In response to years of pressure from labor unions and other activists, a growing number of US cities and states have embraced a $15 per hour minimum wage, and some large employers have followed suit, imposing internal wage floors to show that they share the public’s concern over income inequality and the financial hardships of low-income Americans. Critics of minimum wage hikes have long maintained that they destroy jobs in low-skill fields like retail and food service, especially at a time when employers have the option of automating many of the roles traditionally filled by unskilled employees.
Customer service robots are already appearing on the floors of large retail establishments, but restaurants have proven more resistant to automation, even in the face of rising labor costs. Reuters‘ Lisa Baertlein and Peter Henderson explore some new research showing that minimum wage hikes haven’t displaced many restaurant workers after all:
In spite of improvements in technology, minimum wage hikes between 2000 and 2008 caused little immediate displacement of workers by technology, especially in kitchens, according to a study by economists at the Federal Reserve Bank of Chicago and DePaul University. There were slightly more workers per restaurant in 2015 than in 2001, according to data compiled for Reuters by the National Restaurant Association, which opposes minimum wage hikes. And the U.S. Bureau of Labor Statistics has projected leisure industry jobs, a broad category that includes restaurants, will grow at 0.6 percent annually, keeping pace with the national average through 2024.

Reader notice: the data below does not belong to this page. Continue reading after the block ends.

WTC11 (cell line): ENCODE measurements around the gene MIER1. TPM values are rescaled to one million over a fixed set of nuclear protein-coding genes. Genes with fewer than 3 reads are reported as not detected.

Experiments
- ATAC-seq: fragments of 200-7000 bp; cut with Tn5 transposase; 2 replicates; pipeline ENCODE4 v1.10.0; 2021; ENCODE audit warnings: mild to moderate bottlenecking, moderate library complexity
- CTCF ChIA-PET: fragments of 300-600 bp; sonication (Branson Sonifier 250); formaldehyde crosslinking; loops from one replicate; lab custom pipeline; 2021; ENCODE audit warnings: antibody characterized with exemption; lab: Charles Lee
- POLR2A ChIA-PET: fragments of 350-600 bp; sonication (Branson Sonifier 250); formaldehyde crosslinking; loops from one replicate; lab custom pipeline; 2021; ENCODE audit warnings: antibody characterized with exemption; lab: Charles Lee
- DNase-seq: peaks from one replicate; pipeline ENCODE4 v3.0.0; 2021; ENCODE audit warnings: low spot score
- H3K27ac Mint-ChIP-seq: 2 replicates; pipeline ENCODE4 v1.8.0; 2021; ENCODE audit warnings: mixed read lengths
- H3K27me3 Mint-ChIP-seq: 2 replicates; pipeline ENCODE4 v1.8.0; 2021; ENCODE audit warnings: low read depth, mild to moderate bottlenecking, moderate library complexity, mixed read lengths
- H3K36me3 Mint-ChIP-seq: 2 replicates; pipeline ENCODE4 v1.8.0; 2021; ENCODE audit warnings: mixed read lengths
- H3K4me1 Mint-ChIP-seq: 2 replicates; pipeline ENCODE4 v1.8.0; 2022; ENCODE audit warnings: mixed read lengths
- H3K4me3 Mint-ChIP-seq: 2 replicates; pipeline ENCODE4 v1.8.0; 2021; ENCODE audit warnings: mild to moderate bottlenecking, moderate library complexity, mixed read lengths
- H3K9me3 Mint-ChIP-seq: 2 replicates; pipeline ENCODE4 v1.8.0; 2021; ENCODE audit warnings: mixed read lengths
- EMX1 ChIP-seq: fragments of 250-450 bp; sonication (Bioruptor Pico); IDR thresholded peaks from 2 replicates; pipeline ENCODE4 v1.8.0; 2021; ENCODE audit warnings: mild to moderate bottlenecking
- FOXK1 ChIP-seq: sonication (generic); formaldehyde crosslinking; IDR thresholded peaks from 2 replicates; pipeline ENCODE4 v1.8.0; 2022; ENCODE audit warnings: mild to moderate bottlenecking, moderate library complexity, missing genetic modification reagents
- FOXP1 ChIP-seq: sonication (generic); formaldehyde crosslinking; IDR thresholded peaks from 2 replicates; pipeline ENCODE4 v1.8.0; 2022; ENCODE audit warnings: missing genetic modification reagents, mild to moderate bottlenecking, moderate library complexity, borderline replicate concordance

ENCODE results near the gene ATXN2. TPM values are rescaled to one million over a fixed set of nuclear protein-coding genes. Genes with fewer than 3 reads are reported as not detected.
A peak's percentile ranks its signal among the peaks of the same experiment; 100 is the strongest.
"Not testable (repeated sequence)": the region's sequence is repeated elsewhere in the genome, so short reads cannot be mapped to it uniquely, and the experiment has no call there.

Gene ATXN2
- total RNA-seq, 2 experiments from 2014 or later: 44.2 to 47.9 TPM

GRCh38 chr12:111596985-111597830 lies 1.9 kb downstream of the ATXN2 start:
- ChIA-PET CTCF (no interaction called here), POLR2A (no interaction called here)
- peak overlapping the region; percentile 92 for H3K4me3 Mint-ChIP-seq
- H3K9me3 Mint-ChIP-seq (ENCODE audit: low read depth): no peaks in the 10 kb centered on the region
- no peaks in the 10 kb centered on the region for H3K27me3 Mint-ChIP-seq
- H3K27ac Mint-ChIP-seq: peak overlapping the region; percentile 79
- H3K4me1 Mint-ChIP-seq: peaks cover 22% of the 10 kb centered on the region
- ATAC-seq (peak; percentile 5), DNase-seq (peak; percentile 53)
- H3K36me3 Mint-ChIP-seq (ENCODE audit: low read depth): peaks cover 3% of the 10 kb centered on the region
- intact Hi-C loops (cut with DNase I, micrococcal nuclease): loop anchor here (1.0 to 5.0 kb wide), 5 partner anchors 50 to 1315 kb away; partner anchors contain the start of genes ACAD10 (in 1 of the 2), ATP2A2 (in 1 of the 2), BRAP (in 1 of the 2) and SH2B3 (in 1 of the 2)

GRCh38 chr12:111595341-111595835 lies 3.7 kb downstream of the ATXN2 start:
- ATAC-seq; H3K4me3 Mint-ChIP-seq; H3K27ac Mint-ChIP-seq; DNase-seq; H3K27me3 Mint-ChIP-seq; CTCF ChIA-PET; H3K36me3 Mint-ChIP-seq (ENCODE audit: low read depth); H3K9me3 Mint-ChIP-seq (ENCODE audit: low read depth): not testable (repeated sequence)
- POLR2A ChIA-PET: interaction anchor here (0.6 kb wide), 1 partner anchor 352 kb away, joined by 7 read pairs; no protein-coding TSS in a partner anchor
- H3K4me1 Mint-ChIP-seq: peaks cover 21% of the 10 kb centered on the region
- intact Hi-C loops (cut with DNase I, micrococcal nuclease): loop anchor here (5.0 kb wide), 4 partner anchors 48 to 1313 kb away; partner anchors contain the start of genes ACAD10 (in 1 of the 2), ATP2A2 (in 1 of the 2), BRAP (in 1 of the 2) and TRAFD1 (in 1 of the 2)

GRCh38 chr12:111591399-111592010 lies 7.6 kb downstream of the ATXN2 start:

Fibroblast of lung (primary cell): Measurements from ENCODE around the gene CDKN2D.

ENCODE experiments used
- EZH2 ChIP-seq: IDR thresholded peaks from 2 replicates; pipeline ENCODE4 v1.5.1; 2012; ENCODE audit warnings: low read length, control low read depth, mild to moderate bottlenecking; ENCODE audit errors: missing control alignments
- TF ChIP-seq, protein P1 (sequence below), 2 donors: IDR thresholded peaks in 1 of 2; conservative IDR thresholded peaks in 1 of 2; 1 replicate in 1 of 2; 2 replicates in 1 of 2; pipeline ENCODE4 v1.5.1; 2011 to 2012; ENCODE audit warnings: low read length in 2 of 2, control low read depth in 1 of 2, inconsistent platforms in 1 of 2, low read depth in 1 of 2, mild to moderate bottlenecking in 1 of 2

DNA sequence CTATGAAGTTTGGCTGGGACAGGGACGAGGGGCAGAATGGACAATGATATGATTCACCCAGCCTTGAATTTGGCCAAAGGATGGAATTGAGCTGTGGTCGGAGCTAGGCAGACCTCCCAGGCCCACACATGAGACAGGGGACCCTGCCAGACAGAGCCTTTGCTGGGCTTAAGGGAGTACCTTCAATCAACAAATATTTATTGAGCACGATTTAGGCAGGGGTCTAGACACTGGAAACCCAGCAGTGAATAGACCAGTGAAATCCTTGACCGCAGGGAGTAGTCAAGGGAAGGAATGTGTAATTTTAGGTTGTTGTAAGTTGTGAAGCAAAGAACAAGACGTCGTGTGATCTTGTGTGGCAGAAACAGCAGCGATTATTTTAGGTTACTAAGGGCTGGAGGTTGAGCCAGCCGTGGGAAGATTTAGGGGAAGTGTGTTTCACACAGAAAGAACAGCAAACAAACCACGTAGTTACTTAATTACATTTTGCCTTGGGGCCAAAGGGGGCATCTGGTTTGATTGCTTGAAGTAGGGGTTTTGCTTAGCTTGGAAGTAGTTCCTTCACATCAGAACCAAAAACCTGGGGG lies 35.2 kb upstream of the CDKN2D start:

Why isn’t automation happening as quickly in this sector as it is in so many others? Quite simply, robots aren’t very good at this kind of work, at least not yet:
Many kitchen jobs still are too complex for robots, which can’t multitask and don’t necessarily work safely with humans in cramped spaces, experts said. While robots excel at complex calculations and precise, repetitive tasks, they have difficulty doing some things that are easily mastered by small children – such as stacking blocks and sensing objects in space. Moreover, most restaurants serve a range of menu items, each of which might need numerous specialized forms of automation. Sit-down restaurants have additional tasks that are hard to automate, including setting and clearing tables, refilling coffee cups and answering questions about what’s on the menu.
Restaurants are also discovering that customer service has a certain human element that machines can’t quite replicate. Back in May, McDonald’s CEO Steve Easterbrook told shareholders that his company probably wouldn’t cut jobs in response to a rising minimum wage; instead, the fast food chain plans to supplement its higher-paid workers’ productivity with new technologies and shift more of them into service-oriented roles.